The aim of this study was to conduct an international survey of the perceived optimal level of anatomy teaching from anatomy academics and practicing chiropractors. We hypothesized that the optimum level of anatomical understanding for chiropractic students does not differ between the anatomists teaching the students and practicing chiropractors.
The opinion of anatomists teaching in a chiropractic course (n = 16) was compared to practicing chiropractors (n = 589). The students' level of understanding was based on the revised Bloom's taxonomy for 16 different curriculum areas. Anatomists were recruited by contacting the accredited chiropractic courses worldwide. Snowball sampling was used for the practicing chiropractors. Independent-samples Mann-Whitney U tests were used to compare the results of anatomists and chiropractors.
Opinions differed between anatomists and chiropractors on 9 out of the 16 questions. Where opinions differed, chiropractors recommended a higher standard of anatomical knowledge. The level suggested by chiropractors for these curriculum areas is equal to the “evaluating” level where chiropractic students can remember, understand, apply, and analyze anatomical knowledge to be able to justify a clinical decision.
Compared to anatomists working in chiropractic programs, chiropractors suggest a higher standard of anatomy be taught to undergraduates. Collaboration between chiropractors and anatomists would likely be beneficial in creating or modifying anatomy curricula for chiropractic students.
A sufficient knowledge or mastery of human anatomy is required by those working in the health professions. The level of knowledge differs among the different professions, with some requiring an in-depth knowledge of specific parts of the body rather than general anatomical knowledge. For example, dental students require emphasis on the oral cavity and podiatrists on the feet. For chiropractors, there is little research on the depth and breadth of research required for safe and effective practice. In Australia this situation is not unique to chiropractic; studies at medical schools have found that there is no consensus on exactly what students need to know.1 Excerpts from accreditation requirements of several chiropractic bodies are shown in the Appendix (available online as supplemental material at www.journalchiroed.com).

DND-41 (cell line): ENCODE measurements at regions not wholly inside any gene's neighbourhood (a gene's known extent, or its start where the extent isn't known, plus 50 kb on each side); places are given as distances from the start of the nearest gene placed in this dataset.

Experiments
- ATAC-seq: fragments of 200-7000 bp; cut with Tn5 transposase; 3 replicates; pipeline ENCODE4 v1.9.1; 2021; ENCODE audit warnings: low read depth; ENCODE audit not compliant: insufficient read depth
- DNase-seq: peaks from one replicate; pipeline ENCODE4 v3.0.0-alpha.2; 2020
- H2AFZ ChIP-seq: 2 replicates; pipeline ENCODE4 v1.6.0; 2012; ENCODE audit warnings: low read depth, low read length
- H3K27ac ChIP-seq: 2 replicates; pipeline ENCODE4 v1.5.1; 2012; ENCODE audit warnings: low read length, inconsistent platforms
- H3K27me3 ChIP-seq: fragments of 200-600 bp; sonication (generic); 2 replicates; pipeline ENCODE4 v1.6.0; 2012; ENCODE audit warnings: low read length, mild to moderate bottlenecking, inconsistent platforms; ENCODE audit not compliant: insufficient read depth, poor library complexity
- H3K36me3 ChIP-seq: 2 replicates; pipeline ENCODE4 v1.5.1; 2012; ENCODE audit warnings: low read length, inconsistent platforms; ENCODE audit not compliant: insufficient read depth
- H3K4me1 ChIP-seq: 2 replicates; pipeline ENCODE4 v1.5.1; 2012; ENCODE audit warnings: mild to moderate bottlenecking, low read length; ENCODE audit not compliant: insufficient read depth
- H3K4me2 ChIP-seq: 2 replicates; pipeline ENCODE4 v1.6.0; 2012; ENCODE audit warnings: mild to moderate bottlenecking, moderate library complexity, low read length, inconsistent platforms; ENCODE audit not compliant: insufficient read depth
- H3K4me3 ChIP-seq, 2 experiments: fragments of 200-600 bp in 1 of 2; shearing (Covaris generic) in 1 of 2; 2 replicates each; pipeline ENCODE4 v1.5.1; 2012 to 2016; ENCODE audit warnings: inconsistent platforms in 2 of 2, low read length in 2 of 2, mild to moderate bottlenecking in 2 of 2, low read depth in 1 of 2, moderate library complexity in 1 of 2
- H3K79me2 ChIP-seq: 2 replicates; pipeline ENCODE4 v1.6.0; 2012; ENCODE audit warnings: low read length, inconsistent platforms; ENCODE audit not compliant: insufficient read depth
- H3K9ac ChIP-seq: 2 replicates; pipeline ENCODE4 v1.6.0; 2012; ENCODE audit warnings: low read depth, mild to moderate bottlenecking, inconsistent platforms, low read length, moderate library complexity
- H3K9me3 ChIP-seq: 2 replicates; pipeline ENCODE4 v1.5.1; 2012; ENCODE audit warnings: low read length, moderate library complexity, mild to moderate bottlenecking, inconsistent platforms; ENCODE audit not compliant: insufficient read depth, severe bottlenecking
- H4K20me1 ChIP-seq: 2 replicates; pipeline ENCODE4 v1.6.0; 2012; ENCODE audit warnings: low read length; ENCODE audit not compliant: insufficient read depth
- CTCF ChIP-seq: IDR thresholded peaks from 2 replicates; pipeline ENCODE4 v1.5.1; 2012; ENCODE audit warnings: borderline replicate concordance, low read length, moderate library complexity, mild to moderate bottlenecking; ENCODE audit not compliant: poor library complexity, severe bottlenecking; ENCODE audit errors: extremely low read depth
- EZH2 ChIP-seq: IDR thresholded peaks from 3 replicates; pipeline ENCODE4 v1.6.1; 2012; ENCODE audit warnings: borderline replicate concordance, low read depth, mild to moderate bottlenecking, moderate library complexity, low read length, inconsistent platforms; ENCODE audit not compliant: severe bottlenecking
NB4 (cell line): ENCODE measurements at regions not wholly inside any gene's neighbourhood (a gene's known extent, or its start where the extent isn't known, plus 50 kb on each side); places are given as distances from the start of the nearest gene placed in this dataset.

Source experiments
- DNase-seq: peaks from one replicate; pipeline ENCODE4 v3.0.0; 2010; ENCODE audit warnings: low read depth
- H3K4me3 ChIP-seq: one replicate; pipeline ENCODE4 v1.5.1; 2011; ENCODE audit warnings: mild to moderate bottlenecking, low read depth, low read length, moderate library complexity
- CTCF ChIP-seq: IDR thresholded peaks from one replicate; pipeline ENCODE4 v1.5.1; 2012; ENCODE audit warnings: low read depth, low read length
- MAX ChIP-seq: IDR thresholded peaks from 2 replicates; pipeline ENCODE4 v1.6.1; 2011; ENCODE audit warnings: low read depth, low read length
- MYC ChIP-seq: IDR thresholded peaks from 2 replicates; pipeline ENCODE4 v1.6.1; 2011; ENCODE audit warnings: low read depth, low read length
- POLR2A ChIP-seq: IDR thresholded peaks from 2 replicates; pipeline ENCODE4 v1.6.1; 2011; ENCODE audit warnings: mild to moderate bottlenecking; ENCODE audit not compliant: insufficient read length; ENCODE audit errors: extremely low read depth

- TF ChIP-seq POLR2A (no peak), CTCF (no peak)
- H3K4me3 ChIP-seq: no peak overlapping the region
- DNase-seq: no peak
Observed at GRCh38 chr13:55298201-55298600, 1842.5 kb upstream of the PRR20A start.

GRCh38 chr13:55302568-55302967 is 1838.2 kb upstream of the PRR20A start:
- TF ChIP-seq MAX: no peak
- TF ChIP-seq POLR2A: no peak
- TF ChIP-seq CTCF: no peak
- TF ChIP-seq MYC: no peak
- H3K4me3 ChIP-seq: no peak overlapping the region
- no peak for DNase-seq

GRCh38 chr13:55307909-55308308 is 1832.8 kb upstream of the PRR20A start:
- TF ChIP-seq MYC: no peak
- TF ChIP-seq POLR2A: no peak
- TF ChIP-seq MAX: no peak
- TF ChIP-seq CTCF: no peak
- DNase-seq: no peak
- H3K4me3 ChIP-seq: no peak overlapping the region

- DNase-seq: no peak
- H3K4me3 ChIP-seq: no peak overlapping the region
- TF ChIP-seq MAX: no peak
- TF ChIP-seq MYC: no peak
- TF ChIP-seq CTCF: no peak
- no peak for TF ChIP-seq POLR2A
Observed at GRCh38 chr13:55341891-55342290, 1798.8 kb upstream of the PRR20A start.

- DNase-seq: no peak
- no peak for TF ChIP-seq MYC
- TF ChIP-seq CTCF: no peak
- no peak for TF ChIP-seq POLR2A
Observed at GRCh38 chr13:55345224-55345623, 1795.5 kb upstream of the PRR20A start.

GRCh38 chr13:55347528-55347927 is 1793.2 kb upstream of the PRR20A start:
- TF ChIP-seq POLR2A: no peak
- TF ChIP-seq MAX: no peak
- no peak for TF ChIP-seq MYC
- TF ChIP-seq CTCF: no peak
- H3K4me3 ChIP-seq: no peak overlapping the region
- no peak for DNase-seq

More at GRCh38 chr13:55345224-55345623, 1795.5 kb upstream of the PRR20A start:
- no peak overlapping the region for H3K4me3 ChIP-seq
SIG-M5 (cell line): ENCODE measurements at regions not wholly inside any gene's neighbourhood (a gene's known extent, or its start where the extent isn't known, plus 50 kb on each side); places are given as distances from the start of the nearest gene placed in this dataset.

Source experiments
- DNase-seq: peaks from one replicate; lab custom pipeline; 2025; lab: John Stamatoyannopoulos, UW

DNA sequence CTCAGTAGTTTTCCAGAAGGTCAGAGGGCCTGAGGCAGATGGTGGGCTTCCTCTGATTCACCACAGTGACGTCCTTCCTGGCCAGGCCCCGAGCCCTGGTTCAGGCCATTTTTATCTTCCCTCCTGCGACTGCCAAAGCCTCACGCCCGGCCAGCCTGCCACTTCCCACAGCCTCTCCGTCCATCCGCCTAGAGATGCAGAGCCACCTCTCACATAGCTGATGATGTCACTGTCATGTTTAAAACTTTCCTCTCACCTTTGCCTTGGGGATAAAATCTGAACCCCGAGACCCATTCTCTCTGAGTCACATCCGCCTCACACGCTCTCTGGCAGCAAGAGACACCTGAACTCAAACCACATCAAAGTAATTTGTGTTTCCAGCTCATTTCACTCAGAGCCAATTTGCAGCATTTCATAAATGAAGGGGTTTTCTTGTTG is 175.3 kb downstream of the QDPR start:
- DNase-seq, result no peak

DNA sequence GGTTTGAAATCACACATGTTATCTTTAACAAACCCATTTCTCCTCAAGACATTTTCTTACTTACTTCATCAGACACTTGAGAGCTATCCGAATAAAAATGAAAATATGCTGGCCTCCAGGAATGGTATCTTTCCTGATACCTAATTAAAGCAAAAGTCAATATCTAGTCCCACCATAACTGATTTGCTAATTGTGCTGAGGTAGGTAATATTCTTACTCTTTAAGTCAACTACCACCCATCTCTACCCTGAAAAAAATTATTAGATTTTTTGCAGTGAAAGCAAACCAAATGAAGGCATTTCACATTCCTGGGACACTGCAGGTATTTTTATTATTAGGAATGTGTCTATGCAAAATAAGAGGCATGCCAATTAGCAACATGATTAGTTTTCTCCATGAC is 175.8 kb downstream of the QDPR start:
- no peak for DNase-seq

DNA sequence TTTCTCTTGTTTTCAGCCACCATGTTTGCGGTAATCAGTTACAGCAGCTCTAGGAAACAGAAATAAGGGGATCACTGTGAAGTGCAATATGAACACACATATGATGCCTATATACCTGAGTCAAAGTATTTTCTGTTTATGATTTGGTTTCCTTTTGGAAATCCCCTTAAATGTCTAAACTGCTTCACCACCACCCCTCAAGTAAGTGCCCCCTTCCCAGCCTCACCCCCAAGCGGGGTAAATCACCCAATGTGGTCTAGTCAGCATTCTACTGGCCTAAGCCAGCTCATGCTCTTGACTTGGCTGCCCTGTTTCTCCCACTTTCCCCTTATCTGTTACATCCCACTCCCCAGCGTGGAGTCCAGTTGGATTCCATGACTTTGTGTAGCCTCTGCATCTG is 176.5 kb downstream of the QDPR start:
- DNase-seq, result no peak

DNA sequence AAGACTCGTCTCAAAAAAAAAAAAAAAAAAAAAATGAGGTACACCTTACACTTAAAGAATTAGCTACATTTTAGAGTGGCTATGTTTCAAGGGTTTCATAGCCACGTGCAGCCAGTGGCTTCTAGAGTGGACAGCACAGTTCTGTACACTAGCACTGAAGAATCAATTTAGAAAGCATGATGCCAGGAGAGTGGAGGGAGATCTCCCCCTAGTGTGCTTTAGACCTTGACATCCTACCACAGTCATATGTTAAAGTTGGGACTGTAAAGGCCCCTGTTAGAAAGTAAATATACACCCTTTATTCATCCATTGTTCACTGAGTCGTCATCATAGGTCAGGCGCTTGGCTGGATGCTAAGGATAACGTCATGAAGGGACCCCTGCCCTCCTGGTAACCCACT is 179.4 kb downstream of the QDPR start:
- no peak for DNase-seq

The Council on Chiropractic Education Australasia2 has broad accreditation standards for teaching basic sciences, including anatomy. The documentation outlines that chiropractic student basic science should cover “a core of information on the fundamental structures, functions and interrelationships of the body systems.”2 The vagueness of this statement and the lack of a national standardized anatomy curriculum in chiropractic education make teaching anatomy to chiropractic students quite challenging. A review of a convenience sample of the websites of 6 chiropractic schools indicates that the teaching of anatomy differs. We selected these programs because their anatomy syllabi were available online. The reasons for the differences observed are not clear. In addition, it is not clear if the syllabi surpass or meet the level required by the various accreditation authorities. Thus, what is the optimum level of anatomy to be taught? This study attempts to address this question.
From a pedagogical perspective, a synergy exists between the retention of anatomical knowledge and clinical application in chiropractic students.3 The ability to differentially diagnose patients requires that chiropractic students have sufficient anatomical knowledge. The majority of patients seeking chiropractic care are affected by back and neck problems.4 However, some serious and life-threatening medical conditions, such as a dissecting aortic aneurysm, ectopic pregnancy, or myocardial infarction, can in fact present as acute back pain.5 As point-of-entry health care professionals, chiropractors must have enough anatomical knowledge and the ability to apply it clinically to diagnose a patient in order to decide if the patient should be referred to another medical professional. It is therefore necessary to design a suitable course of anatomy that provides fundamental knowledge that enables the chiropractor to be able to diagnose or treat a patient within his or her special interest area.